By tracking a broad set of attributes for email, the Talos Reputation Center supports very accurate conclusions about a given host. Sophisticated security modeling leverages the breadth of this data to generate a granular reputation score ranging from -10 (for the worst) to +10 (for the very best). On this page the granular reputation score is grouped into Good, Neutral and Poor for simplicity reasons.
|Sender IP Reputation Levels||Description|
|Good||Little or no threat activity has been observed from this IP address or domain. Email traffic is not likely to be filtered or blocked*.|
|Neutral||This IP address or domain is within acceptable parameters. However, email traffic may still be filtered or blocked*.|
|Poor||A problematic level of threat activity has been observed from this IP address or domain. Email traffic is likely to be filtered or blocked*.|
*While many networks use the Talos Reputation Center as a means for assessing their email traffic, it does not block email or Internet traffic. If your email is being blocked or you feel it is not being delivered, you should check with your ISP.
Reasons for Neutral Email Reputation
A neutral email reputation can indicate one of two things:
- There are slight problems with the IP which are keeping it from having a better reputation
- There are very low levels of mail flow traffic reported for the IP by the Talos Reputation Center. Without sufficient email reports, the Reputation Center cannot accurately generate a reputation for the IP and assigns the IP a “Neutral” reputation.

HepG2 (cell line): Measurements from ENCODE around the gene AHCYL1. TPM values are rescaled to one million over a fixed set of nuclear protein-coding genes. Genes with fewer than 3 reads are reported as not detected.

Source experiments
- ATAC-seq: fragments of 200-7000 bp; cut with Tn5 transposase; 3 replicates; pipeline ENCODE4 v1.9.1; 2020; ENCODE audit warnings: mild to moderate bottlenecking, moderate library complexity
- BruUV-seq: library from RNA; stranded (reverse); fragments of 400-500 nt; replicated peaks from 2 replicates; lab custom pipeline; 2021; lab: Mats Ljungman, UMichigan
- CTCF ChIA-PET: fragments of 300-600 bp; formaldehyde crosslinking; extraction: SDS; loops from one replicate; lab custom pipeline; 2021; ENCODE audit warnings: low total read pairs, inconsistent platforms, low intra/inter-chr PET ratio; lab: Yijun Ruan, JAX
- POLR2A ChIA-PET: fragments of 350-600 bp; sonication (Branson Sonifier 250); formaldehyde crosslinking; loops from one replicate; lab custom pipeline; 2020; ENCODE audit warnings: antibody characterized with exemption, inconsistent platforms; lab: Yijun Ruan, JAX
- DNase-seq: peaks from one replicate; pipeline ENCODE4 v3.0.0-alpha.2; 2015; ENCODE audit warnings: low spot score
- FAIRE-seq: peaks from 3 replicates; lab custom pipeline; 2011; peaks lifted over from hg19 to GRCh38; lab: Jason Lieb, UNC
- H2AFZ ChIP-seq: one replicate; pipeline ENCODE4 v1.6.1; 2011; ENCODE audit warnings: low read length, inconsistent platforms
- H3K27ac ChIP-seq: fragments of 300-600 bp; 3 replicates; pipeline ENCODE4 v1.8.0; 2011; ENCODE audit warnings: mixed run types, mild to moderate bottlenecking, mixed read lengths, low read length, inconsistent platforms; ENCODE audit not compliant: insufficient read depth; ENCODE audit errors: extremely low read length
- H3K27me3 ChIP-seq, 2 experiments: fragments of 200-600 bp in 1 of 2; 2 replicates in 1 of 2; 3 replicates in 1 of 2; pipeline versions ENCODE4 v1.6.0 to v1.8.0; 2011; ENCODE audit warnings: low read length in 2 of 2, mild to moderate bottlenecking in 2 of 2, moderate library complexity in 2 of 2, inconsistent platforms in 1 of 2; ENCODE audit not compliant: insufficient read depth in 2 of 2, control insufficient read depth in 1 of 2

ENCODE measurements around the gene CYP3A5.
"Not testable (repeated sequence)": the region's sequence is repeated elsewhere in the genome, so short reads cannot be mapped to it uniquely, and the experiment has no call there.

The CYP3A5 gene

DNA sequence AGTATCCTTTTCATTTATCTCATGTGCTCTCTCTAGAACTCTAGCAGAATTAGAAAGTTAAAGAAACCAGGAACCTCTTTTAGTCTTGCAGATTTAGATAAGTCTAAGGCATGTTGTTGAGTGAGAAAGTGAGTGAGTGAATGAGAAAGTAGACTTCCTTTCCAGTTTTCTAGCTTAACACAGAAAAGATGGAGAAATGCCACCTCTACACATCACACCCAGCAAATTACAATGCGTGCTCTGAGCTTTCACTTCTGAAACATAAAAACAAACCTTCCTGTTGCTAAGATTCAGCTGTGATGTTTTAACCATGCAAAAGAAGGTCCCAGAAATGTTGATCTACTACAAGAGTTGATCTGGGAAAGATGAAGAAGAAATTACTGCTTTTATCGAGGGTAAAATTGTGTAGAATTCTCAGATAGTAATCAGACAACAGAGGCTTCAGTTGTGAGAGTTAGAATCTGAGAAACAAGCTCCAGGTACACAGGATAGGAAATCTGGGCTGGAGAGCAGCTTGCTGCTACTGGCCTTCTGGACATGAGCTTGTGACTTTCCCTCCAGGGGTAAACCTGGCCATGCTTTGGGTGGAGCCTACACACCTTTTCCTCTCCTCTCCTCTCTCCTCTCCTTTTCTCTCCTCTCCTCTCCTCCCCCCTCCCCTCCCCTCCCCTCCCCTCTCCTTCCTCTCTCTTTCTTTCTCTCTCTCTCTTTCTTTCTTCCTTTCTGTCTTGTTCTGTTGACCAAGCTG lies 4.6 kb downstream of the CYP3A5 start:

Generally a neutral reputation is a very good thing, as the Reputation Center does not view the IP as a potential spam risk. The IP is considered within acceptable Talos Reputation Center parameters. Talos Reputation Center guidelines do not recommend blocking of emails from senders with neutral reputations.
Reasons for Poor Email Reputation
Here are some common reasons why an IP might have a poor reputation:
- There have been reports of spam from your IP. Look up your IP’s reputation on Talos Reputation Center and check the “DNS Based Block Lists” area to see whether it is listed on any of the common DNSBLs.
- Your IP exhibits DNS patterns that indicate compromise by a SpamBot. Make sure your DNS is configured according to the protocol for RFC5321, section 220.127.116.11 (https://www.ietf.org/rfc/rfc5321.txt)
- Our sensors have received emails from your IP that contained links to domains hosting or distributing malware
If you know what your problem was and have fixed it, your score should improve automatically within 3-5 days. If your score does not improve within 3-5 days after you think you fixed the problem, please create a ticket and we’ll investigate.
How long will it take to see a change in sender domain reputation after submitting a ticket?
Customers should receive an initial response within 24 hours, resolution time of a submitted ticket will vary.